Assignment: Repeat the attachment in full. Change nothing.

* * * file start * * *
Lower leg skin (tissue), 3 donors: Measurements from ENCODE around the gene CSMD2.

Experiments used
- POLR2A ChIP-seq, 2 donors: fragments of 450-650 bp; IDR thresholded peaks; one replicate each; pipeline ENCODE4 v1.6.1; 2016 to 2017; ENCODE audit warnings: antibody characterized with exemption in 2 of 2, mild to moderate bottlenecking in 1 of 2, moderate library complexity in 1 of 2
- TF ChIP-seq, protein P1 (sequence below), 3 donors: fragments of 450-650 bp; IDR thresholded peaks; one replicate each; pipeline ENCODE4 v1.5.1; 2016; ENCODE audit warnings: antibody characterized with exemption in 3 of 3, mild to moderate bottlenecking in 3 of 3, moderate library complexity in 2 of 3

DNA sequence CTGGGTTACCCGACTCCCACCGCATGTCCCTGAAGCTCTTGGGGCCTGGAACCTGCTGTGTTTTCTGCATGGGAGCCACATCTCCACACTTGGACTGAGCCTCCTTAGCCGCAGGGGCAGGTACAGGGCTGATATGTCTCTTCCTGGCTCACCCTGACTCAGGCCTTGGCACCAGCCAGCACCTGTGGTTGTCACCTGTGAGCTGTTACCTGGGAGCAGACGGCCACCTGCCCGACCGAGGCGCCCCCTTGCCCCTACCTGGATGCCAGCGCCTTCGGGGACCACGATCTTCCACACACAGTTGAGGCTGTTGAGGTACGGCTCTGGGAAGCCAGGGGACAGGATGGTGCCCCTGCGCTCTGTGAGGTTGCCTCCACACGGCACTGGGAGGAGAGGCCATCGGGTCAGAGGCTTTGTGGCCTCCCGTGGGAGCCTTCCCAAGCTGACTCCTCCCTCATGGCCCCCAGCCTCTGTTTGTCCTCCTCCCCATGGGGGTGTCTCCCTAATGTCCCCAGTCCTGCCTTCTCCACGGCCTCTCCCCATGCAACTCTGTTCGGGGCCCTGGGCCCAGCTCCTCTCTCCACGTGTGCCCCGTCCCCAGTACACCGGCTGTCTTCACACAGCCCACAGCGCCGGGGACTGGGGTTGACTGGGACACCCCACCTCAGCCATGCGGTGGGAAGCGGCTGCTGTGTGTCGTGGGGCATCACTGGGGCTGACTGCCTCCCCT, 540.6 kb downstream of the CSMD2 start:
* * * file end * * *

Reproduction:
Lower leg skin (tissue), 3 donors: Measurements from ENCODE around the gene CSMD2.

Experiments used
- POLR2A ChIP-seq, 2 donors: fragments of 450-650 bp; IDR thresholded peaks; one replicate each; pipeline ENCODE4 v1.6.1; 2016 to 2017; ENCODE audit warnings: antibody characterized with exemption in 2 of 2, mild to moderate bottlenecking in 1 of 2, moderate library complexity in 1 of 2
- TF ChIP-seq, protein P1 (sequence below), 3 donors: fragments of 450-650 bp; IDR thresholded peaks; one replicate each; pipeline ENCODE4 v1.5.1; 2016; ENCODE audit warnings: antibody characterized with exemption in 3 of 3, mild to moderate bottlenecking in 3 of 3, moderate library complexity in 2 of 3

DNA sequence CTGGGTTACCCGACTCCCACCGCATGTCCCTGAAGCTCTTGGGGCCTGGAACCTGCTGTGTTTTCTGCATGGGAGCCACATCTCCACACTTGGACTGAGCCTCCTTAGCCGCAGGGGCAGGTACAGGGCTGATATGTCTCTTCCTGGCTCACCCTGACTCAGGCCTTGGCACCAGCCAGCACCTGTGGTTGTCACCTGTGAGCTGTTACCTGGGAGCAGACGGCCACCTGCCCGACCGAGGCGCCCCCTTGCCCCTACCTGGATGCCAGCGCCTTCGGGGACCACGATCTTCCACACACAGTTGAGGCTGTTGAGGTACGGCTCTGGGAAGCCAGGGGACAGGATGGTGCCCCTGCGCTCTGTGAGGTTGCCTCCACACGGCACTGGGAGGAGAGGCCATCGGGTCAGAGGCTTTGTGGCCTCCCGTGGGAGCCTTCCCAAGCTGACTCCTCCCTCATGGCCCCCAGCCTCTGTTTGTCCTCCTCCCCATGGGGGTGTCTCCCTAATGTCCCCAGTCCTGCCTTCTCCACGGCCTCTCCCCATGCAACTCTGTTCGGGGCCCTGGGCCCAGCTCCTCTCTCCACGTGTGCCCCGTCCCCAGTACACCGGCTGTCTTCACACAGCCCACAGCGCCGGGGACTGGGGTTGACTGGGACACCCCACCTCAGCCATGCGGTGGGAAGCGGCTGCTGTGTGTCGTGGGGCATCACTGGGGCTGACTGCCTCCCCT, 540.6 kb downstream of the CSMD2 start: